Regarded by many as the greatest poker player of all time, David "Chip" Reese was both a legendary cash game player and a consummate tournament competitor. In the span between May of 1978 and June of 2007, Chip Reese's 31 live tournament cashes included 3 first place finishes in the WSOP. It is impossible to say how much money Chip Reese won playing high stakes
cash games, but one can safely say it was far more than he ever lost; Chip always knew when to walk away from the table.
David Edward Reese was born March 28, 1951 in Dayton, Ohio, where he grew up. His mother taught him to play a number of different games that included gin rummy, backgammon, and many card games when rheumatic fever prevented him from attending elementary school
for the majority of one school year. Quite talented at playing cards, David Reese competed for baseball cards against neighborhood kids, some much older than himself.
In high school, David Reese played football through out his entire high school education. He also participated on the debate team, which won the state championship and went on to compete in the national debating finals. Attending Dartmouth University upon graduation, David Reese made such a name for himself as a card player that his fraternity named their card room the David E. Reese room after he left.
When Reese graduated from Dartmouth, he headed to California where he intended to pursue a law degree from Stanford University. However, a stop in Las Vegas along the way set David Reese on an entirely different career path when he won $60,000 in a single tournament, convincing Reese that playing poker was far more lucrative than being a lawyer.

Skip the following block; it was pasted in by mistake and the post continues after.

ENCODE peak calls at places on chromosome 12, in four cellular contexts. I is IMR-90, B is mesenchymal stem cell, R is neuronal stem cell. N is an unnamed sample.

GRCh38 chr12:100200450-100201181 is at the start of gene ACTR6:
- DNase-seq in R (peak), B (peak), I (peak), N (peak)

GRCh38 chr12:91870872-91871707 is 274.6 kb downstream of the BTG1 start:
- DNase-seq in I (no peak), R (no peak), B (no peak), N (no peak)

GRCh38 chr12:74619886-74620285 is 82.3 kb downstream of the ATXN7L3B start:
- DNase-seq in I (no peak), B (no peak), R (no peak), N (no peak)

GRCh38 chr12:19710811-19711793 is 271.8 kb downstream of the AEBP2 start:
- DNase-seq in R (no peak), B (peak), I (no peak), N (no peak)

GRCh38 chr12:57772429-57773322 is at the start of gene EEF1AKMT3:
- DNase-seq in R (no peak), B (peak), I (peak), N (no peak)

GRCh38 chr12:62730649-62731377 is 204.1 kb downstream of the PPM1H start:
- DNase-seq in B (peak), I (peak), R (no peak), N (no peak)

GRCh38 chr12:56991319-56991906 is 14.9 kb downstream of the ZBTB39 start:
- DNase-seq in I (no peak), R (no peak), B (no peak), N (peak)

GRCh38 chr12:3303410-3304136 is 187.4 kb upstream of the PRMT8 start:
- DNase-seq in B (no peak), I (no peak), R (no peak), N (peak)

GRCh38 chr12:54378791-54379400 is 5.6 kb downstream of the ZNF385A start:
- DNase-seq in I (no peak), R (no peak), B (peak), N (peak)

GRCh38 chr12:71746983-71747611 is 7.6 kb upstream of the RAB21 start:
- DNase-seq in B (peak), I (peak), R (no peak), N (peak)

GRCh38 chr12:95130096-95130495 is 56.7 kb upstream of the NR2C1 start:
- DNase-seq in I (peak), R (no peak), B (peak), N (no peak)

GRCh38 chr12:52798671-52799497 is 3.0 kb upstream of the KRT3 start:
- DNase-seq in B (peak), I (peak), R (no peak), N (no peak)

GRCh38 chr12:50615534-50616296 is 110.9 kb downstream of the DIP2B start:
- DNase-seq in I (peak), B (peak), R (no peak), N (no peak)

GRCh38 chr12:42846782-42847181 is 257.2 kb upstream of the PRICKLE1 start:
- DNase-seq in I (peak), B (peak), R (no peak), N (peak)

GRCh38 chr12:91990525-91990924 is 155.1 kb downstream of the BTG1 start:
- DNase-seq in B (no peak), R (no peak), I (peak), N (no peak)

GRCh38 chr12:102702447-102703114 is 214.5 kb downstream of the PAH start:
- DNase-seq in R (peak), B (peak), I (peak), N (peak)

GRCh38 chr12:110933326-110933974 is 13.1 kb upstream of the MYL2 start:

Deciding to set up permanent residence in Las Vegas, David Reese quit his day job by phone, and hired someone to fly to Arizona to retrieve his car and other belongings. While it took Reese a full year to confess to his parents that he had chosen to be a professional poker player instead of a lawyer, David "Chip" Reese never regretted his decision to stay in Las Vegas and earn his living playing cards.
Initially, Chip Reese focused on poker tournaments
. In 1978, Reese won his first World Series of Poker bracelet in the $1,000 Limit 7 Card Stud Hi/Lo event. Claiming his second bracelet in 1982 at the $5,000 Limit 7 Card Stud event, along with $92,500, Chip Reese turned his attention to cash games, which were far more profitable.
Renowned for his expertise at 7 Card Stud poker
variants, Doyle Brunson enlisted Chip Reese to author the 7 Card Stud chapter of his book, Super System; still the all-time best selling book on poker strategy
. A regular at the highest stakes cash games in Las Vegas, Chip Reese became one of the most respected, feared, and consistent poker players in the world.
Returning to the tournament scene at the request of his children, who wanted to watch him play on television, Chip Reese continued to uphold his reputation as a formidable opponent across the felt in any poker form. Chip Reese's win of the 2006 $50,000 No Limit HORSE event following a 12 hour heads up stand off against Andy Bloch - after Phil Ivey
busted out in third place - earned the poker legend his third, and final, WSOP bracelet and more than $1.78M in what is considered by many professional poker players
to be a game that provides a true test of a player's skill.
David "Chip" Reese died in his home on Players Club Dr in Las Vegas, Nevada., on December 4, 2007 at the age of 56. All of the top names in poker showed up to pay their respects at Chip Reese's funeral, many sharing their fond memories of a man who will always be remembered for his class, indomitable poker skills, and unflappable demeanor.